Here is a fact about humanity that humanity as a whole often tries to reject: originality is not the holy grail.  There is no special award for being the first one to have an idea, no magical “you got there first, good show” prize for being the person to pioneer a new shape of story.  Humans are magpies, one and all.  They see, they steal, they polish and rearrange, building bowerbird palaces of bits and pieces, and the most enduring stories have always been made from the gutted remains of a thousand things that came before.

That isn’t to say that theft is an acceptable means of creative expression.  The best are patchwork artisans, not highwaymen: they do not steal, but they allow themselves to be inspired by the stories already all around them, the fairy tales and the folklore, the local legends and the family rumors and the lies and the lies and the lies.  It doesn’t matter, to a storyteller, whether the seed they plant is false or true; the story that sprouts from it will be both things at once, patently untrue, and yet filled with a core of absolute honesty.  Neal is not a thief of dreams.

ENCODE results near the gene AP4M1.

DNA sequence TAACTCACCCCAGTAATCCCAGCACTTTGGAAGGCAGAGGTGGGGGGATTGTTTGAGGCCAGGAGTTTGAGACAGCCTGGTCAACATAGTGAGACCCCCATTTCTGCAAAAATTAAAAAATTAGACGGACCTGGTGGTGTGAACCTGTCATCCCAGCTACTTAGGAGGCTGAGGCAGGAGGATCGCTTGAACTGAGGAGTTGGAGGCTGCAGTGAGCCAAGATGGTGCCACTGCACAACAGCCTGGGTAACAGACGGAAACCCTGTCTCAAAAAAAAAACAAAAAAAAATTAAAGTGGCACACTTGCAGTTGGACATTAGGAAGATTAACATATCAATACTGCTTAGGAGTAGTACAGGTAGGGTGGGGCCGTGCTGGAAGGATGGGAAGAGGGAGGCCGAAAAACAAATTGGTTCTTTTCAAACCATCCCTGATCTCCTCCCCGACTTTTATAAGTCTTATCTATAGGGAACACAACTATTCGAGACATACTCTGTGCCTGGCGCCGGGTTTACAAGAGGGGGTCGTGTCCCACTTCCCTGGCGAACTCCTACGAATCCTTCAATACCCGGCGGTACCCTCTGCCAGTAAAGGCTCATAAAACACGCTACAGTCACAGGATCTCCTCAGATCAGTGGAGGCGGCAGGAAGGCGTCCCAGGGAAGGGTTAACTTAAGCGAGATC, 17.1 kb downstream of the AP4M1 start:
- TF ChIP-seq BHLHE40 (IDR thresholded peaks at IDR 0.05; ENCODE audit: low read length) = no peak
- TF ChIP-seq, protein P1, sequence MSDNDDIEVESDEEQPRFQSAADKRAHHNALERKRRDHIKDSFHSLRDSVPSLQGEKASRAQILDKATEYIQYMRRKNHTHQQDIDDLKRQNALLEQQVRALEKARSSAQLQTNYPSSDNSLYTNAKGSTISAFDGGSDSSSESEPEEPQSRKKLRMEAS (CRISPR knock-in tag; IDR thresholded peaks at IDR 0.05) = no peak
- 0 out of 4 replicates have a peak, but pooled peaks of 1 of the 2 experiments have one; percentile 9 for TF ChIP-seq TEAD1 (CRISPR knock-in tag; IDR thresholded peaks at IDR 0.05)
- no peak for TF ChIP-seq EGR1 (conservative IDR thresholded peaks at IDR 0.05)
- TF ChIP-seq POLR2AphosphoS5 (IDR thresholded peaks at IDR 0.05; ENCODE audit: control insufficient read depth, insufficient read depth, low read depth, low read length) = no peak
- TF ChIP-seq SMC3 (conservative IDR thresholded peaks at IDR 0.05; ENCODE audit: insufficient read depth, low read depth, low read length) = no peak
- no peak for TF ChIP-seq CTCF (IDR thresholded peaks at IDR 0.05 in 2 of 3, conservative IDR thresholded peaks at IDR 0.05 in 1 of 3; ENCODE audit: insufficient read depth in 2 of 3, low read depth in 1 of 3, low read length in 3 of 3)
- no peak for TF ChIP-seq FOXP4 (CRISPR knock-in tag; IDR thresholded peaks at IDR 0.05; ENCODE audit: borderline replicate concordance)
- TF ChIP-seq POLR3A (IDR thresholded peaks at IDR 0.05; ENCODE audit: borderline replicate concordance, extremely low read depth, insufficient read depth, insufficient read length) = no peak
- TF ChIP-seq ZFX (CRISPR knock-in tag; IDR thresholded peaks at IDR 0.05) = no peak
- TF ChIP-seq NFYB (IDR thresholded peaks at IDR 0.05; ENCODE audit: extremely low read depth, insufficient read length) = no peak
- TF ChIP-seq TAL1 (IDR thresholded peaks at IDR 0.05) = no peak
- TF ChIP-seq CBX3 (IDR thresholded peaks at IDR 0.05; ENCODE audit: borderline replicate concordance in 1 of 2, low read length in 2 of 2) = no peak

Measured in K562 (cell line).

He is, however, a guide to all the many roads that you might potentially walk to find your own store of seeds.

He will walk with you through fairy tale forests and down dark folkloric lanes, guide you through the tangled briars of poetry and escort you into the gated halls of history.  The seeds you plant may, in their first sprouting, resemble his own, but with proper care and nurturing, they will bloom into something altogether beautiful and different, and there will be none more eager to applaud you when you appear at your first Fiction and Floral Show than the scaly king of seams, who sees all the places you have stitched old stories together to come up with something entirely your own.

Don’t worry so much about being the first.

Worry about being the best.


Artist Lee Moyer (13th Age, Cursed Court) and author Seanan McGuire (Middlegame, Every Heart a Doorway) have joined forces to bring you icons and stories of the small deities who manage our modern world, from the God of Social Distancing to the God of Finding a Parking Space.

Join in each week on Monday, Wednesday, and Friday for a guide to the many tiny divinities:

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Shush ~ The Small God of the Mute Button

[image description: A small character with a black glyph and a red circle wedges itself into the mouth of a bloviating figure of intolerance and hatred. Steam issues from the silenced man’s ears and his eyes cross as they try to understand the sudden silence. Text reads, “140, Shush ~ The Small God of the Mute Button”]